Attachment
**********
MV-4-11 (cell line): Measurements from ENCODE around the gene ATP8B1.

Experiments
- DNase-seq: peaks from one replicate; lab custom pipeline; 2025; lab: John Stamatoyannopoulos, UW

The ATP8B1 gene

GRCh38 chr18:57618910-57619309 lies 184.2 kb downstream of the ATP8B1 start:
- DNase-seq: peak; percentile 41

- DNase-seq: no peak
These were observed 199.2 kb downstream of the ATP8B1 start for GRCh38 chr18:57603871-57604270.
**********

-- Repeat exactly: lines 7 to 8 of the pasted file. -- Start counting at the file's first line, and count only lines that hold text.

- DNase-seq: no peak
These were observed 199.2 kb downstream of the ATP8B1 start for GRCh38 chr18:57603871-57604270.